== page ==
Regenerative Capital

Bridge Loan For Regenerative Food Venue

by Woodberry Kitchen
Bridge Loan For Regenerative Food Venue

Woodberry Kitchen is evolving its popular Baltimore restaurant into an event space dedicated to hosting locally-sourced food experiences.

Project Summary
  • Location: Baltimore, MD
  • Products: Events Value added/CPG
  • Loan Amount: $243,700
  • Loan Term: 3 months
  • Interest Rate: 6.50% APR
  • Repayments Begin: 1 month after disbursement


Woodberry Kitchen is a regenerative restaurant and locavore dining experience in Baltimore, Maryland, owned and operated by James Beard Award-winning chef Spike Gjerde. From its beginnings 15 years ago, Woodberry has always been focused on sourcing as much of their ingredients as possible from nearby producers. By buying directly, Woodberry drives over $1M in sales annually for sustainable and regenerative food producers, creating a ripple of local economic impact throughout the region.

Use of Funds

Woodberry Kitchen is seeking a loan from Steward for equipment and infrastructure improvements that will allow them to complete renovations on a 120-seat event space (with an intimate 30-seat restaurant). The transition to an event-based model comes as diners are spending more on food-focused events and less on eating out at restaurants. And events can be far more predictable with some events booked out well over a year in advance. 

Regenerative & Sustainable Practices

Woodberry Kitchen started with the question, “What is the best way to feed ourselves?”, and has been led by this philosophy since it opened in 2007. Driven by an awareness that commodity agriculture was a major source of pollution in the Chesapeake Bay, Woodberry began working with growers around Baltimore/DC and moving the restaurant in the direction of a locally-driven cuisine. Today, business continues to be rooted in practices that minimize environmental degradation while maximizing returns to farmers and food producers throughout the region. This includes:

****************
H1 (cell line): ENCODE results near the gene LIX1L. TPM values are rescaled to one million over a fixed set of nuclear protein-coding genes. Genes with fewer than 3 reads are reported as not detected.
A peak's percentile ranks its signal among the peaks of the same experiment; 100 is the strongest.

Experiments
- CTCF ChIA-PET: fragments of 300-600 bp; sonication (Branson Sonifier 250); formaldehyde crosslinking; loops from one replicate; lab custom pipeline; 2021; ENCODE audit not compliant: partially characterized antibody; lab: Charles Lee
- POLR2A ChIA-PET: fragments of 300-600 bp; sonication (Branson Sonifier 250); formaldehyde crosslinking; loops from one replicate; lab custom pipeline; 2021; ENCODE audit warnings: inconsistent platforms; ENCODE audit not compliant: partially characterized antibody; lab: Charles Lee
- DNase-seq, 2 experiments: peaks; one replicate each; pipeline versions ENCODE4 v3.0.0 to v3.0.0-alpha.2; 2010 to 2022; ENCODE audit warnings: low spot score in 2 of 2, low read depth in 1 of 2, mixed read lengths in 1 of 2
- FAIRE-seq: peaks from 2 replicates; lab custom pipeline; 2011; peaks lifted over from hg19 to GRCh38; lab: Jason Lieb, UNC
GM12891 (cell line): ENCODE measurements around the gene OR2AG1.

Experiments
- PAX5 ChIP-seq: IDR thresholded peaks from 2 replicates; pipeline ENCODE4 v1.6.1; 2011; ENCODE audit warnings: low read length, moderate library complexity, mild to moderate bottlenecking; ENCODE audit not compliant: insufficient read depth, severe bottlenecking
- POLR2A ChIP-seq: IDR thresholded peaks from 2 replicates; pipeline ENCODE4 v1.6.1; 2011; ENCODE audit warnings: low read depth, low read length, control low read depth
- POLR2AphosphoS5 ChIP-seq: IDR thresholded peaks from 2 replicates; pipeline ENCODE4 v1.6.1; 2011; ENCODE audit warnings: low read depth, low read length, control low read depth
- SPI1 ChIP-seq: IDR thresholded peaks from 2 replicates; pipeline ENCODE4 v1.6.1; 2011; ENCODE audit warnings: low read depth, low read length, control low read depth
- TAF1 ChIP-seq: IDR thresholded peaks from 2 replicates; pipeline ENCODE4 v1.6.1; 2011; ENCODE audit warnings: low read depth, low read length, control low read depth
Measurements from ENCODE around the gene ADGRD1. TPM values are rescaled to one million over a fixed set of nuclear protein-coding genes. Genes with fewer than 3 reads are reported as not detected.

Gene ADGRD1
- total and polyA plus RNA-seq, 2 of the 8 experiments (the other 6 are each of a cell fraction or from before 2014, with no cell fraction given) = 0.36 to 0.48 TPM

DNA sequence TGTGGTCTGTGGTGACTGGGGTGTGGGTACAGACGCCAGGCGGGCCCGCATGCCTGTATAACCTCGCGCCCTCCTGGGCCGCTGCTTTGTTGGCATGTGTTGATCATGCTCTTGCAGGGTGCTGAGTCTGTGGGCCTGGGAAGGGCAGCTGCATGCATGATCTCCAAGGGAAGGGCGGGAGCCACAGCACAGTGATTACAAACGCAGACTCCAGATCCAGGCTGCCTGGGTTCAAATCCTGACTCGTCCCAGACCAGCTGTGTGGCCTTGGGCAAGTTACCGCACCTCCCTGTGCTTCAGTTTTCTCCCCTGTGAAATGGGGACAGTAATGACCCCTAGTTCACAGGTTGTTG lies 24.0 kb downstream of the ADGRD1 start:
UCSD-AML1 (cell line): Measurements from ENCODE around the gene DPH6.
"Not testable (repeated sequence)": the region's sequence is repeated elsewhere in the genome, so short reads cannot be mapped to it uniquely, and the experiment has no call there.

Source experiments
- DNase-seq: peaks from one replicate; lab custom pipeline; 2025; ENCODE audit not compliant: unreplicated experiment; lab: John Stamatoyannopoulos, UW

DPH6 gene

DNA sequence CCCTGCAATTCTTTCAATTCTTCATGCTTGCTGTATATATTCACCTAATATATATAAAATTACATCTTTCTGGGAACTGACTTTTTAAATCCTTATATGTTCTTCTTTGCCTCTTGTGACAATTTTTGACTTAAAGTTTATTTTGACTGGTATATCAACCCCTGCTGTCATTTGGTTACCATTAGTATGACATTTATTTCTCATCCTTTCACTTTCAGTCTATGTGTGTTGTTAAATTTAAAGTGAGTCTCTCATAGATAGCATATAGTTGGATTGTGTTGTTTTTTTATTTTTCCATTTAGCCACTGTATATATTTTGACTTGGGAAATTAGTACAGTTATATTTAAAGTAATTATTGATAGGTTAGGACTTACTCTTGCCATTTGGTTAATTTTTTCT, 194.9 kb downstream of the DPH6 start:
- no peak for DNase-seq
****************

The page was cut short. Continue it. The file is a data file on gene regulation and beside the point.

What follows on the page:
• Source ingredients—only buy fish and shellfish from local waters; pastured beef, pork, and poultry; locally-grown and -milled small grains and cooking oils; in-house production of canned goods and other shelf-stable products; local sources of sweetness (honey, maple, sorghum); and, crucially, to exclude products of GMO/commodity/industrial monocultures.

  • Make $1m+ in economic impact to regional producers by buying direct from over 100 Mid-Atlantic farms and waterways—from Moon Valley Farm to Keepwell Vinegar.

  • Pay fair & equitable wages and benefits to staff, promoting pride in work, professional development, and low turnover.

  • Waste-stream management includes not only separating compostables but also oyster shells, coffee grounds, recyclables, and oil for biofuel.

  • Prove that buying locally and direct is feasible to the catering industry at-large (which is notoriously bad at local sourcing)

Photo Credit: Scott Suchman

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